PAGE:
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Associated Press
Colts fullback Stanley Havili, right, reaches to score a touchdown as he is hit by Cleveland linebacker Craig Robertson during the first half Saturday.

Colts defense plays to its expectations

Unit doesn’t allow touchdown for second straight week in win

Associated Press
Colts receiver Reggie Wayne, left, tries to break away from Cleveland’s Buster Skrine during the first half Saturday in Indianapolis.

– INDIANAPOLIS – Indianapolis may finally have the kind of defense that can complement its offense, and Andrew Luck likes it.

After throwing two touchdown passes and watching the Colts’ suddenly dominant defense score its own TD in Saturday night’s 27-6 victory over Cleveland, Luck explained the best part of the night for him was standing on the sideline as the Colts’ defense went to work.

“They’ve been opportunistic, they’ve been getting their hands on balls,” Luck said. “They were a pain in the butt to go against in practice, and it’s fun to see them play this way out here.”

When coach Chuck Pagano took the Colts job last year, he promised to improve the usually maligned defense. Now, the Colts are finally beginning to show what they can do.

Over the last two weeks, Indy has not allowed a touchdown. Before leaving early in the third quarter Saturday, the starting defense limited Cleveland (2-1) to four first downs and just three plays in Colts territory, one of those being a punt. They forced two turnovers, including Larry Asante’s late 48-yard interception return for a score, and harassed Browns quarterbacks all night long.

Cleveland never even made it into the red zone.

“It’s very exciting to see guys humming around, having fun and getting the job done at the same time,” five-time Pro Bowler Robert Mathis said.

Saturday night’s performance also was a drastic improvement over what Colts fans witnessed in this same venue two weeks ago, when Buffalo’s rookie quarterbacks EJ Manuel and Jeff Tuel dinked-and-dunked their way to a 44-20 victory that drew the ire of Irsay.

Of course in that game, most of Indy’s starters exited before the end of the first quarter.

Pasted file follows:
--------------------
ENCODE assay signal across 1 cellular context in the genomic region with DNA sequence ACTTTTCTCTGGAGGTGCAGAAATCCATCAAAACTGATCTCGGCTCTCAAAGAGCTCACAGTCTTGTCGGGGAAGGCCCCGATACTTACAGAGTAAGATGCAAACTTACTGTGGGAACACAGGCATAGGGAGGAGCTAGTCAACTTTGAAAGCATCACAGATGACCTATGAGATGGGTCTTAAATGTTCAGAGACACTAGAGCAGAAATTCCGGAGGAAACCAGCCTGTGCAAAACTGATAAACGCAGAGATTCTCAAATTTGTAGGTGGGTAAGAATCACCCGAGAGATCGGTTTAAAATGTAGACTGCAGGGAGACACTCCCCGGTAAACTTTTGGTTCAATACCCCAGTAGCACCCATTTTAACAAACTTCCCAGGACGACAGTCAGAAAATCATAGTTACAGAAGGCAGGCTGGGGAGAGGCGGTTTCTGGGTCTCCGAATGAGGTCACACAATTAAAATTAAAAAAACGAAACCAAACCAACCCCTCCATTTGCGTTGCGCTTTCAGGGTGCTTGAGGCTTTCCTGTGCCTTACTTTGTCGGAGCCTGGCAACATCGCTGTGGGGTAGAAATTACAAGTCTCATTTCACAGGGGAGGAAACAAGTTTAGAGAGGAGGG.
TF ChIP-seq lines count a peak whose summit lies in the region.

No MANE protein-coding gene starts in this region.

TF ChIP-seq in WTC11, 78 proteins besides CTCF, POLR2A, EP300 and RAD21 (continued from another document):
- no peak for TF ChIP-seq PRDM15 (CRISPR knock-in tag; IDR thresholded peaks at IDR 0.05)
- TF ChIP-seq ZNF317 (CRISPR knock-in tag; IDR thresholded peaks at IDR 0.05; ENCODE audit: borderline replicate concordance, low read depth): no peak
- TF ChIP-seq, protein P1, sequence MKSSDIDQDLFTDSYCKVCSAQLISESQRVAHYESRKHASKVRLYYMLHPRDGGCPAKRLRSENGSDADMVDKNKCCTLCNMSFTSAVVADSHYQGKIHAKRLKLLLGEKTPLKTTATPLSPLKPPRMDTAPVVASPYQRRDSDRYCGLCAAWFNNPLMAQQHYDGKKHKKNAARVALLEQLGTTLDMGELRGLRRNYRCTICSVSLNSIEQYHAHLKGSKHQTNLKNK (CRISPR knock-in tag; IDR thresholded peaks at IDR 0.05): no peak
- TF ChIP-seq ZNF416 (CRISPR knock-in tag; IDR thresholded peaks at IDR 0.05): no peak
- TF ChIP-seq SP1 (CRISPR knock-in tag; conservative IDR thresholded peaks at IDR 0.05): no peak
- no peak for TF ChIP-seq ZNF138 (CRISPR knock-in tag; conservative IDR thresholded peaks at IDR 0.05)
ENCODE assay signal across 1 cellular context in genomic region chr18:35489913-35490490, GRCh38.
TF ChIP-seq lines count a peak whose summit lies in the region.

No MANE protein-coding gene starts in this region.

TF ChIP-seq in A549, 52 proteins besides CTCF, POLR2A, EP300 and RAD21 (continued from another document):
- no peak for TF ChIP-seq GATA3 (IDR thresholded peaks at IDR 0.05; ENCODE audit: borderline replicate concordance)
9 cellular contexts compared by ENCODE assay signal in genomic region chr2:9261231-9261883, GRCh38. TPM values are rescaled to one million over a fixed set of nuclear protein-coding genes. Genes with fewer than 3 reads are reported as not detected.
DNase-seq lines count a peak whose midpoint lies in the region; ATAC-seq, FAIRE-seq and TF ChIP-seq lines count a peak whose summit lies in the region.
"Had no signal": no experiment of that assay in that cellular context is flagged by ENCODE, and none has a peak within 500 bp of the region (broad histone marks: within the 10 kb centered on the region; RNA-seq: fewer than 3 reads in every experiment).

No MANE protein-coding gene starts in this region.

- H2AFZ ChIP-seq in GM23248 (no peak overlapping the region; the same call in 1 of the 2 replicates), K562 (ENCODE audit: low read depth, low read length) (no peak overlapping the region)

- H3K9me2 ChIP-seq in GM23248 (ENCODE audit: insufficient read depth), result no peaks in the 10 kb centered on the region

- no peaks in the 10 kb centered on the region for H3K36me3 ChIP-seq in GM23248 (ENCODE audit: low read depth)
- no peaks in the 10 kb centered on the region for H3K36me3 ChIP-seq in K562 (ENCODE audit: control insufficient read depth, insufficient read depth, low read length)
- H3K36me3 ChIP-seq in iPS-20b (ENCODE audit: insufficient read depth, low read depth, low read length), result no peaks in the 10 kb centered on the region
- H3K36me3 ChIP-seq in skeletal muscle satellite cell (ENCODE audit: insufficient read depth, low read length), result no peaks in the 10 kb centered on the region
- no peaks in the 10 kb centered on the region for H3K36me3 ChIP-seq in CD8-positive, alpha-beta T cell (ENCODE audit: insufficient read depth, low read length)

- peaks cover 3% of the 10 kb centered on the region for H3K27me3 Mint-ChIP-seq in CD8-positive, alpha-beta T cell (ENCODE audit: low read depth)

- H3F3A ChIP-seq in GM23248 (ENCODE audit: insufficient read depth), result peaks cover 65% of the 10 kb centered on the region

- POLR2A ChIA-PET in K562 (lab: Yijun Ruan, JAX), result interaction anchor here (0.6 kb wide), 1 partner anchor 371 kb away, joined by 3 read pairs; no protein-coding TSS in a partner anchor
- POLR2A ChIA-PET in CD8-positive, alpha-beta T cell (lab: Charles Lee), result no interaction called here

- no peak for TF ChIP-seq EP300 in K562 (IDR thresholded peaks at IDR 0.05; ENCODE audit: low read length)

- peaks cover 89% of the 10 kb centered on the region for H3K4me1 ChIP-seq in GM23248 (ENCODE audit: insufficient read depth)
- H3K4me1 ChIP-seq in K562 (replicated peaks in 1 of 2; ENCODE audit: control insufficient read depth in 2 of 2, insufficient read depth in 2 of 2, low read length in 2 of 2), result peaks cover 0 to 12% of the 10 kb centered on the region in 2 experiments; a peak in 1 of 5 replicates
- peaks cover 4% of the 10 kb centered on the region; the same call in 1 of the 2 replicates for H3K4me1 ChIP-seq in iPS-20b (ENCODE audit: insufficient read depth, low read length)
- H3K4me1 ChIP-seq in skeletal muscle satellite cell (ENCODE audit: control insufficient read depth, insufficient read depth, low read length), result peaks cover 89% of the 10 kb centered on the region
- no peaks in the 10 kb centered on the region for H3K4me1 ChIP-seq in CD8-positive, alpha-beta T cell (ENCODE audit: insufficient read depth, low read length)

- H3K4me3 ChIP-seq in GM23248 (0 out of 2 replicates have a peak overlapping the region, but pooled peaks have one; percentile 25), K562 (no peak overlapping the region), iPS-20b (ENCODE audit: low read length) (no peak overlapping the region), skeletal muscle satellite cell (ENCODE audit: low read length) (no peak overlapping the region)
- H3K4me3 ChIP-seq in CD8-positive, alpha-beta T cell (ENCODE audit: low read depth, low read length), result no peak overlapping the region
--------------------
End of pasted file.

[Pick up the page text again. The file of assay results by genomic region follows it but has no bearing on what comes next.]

This time, Browns quarterback Brandon Weeden had to contend with a very different lineup.

Pro Bowl safety LaRon Landry made his preseason debut against the Browns, and linebacker Pat Angerer was on the physically unable to perform list against Buffalo. Having both back marked the first time this preseason the Colts had their entire starting unit on the field at the same time.

The result: Weeden went 12 of 25 for 105 yards just four days after coach Rob Chudzinski chose him as the starter for the regular season.

There were drops, turnovers and penalties. Trent Richardson carried seven times for 31 yards, but the rest of the Browns managed only 28 yards rushing.

Cleveland didn’t even get on the scoreboard until Weeden took them on a 48-yard drive – against the Colts backups – that ended with Shayne Graham’s 50-yard field goal late in the third quarter. And all this from a team that had beaten the Rams and Lions by a combined 51-25.

“We can learn a lot of things from this game. A game like this is good, because you can get an assessment of where you’re at,” Chudzinski said. “They played very well on defense, and by the same token, against good football teams, playoff-caliber teams, you just can’t make mistakes.”

Luck, meanwhile, had no trouble.

Despite losing starting right guard Mike McGlynn (bruised knee) in practice this week and left tackle Anthony Castonzo (right knee) on the game’s opening series, Luck still managed to go 16 of 25 for 164 yards with one interception and ran four times for 20 yards.

He opened the game by taking Indy on a 46-yard drive to set up Adam Vinatieri for a 32-yard field goal, and two series later, capped a 66-yard drive by finding fullback Stanley Havili for a 3-yard TD pass to make it 10-0 midway and hooked up with a wide-open T.Y. Hilton for an 8-yard TD catch to make it 17-0.

Cleveland futilely played catch-up the rest of the night, and scoring ended, fittingly, on Asante’s interception return.

“They had played two really good football games and they looked impressive running the football, and Brandon Weeden had thrown the football,” Pagano said. “It’s a confidence builder, a big psychological boost for our guys.”